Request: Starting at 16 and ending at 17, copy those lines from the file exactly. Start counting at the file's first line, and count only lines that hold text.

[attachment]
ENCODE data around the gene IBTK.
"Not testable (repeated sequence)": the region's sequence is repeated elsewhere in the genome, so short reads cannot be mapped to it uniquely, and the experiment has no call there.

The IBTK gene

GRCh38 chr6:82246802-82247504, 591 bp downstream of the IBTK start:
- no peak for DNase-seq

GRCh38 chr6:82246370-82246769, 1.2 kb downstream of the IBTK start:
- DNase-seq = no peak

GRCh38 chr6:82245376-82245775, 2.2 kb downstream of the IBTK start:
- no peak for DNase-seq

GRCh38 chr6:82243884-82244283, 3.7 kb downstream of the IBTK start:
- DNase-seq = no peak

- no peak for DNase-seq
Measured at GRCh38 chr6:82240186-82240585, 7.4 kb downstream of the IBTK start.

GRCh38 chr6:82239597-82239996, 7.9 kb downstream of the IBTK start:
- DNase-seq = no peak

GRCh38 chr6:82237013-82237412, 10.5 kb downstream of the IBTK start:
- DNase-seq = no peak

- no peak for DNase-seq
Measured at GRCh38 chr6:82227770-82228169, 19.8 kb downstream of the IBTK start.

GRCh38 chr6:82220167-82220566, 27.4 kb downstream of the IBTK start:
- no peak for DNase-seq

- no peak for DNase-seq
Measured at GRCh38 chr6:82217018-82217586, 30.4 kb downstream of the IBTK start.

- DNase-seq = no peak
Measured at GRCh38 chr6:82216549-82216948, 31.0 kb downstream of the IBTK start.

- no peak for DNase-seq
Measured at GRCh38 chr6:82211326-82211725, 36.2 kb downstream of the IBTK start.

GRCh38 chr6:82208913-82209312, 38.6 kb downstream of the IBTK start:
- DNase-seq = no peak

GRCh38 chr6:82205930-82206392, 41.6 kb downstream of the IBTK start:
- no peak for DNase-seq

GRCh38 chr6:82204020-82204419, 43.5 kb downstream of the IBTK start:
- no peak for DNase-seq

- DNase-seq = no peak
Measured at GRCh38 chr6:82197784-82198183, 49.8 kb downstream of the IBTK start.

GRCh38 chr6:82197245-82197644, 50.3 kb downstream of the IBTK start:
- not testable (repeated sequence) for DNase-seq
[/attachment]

GRCh38 chr6:82237013-82237412, 10.5 kb downstream of the IBTK start:
- DNase-seq = no peak